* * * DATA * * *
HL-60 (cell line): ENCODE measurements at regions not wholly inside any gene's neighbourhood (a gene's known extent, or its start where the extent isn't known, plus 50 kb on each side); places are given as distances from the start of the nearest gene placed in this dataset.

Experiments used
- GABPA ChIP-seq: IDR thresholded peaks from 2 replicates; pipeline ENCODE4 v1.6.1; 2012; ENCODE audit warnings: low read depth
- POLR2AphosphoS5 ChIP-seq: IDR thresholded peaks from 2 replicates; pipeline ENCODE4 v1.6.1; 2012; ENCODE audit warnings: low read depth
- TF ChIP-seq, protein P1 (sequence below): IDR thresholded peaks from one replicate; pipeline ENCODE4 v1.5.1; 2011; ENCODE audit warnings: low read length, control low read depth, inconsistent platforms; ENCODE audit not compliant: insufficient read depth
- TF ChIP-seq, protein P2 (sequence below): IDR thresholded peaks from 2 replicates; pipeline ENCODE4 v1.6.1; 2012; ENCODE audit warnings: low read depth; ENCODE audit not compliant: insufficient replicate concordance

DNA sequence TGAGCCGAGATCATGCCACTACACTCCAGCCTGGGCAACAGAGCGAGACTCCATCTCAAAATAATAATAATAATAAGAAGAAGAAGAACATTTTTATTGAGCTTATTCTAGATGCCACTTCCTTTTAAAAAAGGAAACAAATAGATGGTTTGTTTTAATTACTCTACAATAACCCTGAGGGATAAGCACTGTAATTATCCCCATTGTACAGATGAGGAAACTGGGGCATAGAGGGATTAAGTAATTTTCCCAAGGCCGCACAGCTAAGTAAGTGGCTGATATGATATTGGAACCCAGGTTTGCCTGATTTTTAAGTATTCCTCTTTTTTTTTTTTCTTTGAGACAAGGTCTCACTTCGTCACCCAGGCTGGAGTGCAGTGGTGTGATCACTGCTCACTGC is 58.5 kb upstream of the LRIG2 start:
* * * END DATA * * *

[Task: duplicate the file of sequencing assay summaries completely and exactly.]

HL-60 (cell line): ENCODE measurements at regions not wholly inside any gene's neighbourhood (a gene's known extent, or its start where the extent isn't known, plus 50 kb on each side); places are given as distances from the start of the nearest gene placed in this dataset.

Experiments used
- GABPA ChIP-seq: IDR thresholded peaks from 2 replicates; pipeline ENCODE4 v1.6.1; 2012; ENCODE audit warnings: low read depth
- POLR2AphosphoS5 ChIP-seq: IDR thresholded peaks from 2 replicates; pipeline ENCODE4 v1.6.1; 2012; ENCODE audit warnings: low read depth
- TF ChIP-seq, protein P1 (sequence below): IDR thresholded peaks from one replicate; pipeline ENCODE4 v1.5.1; 2011; ENCODE audit warnings: low read length, control low read depth, inconsistent platforms; ENCODE audit not compliant: insufficient read depth
- TF ChIP-seq, protein P2 (sequence below): IDR thresholded peaks from 2 replicates; pipeline ENCODE4 v1.6.1; 2012; ENCODE audit warnings: low read depth; ENCODE audit not compliant: insufficient replicate concordance

DNA sequence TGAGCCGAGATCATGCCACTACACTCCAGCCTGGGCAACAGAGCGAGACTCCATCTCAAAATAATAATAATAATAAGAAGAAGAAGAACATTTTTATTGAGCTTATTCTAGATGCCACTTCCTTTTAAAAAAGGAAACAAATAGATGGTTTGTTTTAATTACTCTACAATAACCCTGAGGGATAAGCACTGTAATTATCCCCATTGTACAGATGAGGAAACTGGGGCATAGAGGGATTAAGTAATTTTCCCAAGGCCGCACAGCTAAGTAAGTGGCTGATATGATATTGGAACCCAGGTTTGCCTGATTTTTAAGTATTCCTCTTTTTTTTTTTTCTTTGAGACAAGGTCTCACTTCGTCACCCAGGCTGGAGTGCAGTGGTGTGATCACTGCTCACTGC is 58.5 kb upstream of the LRIG2 start: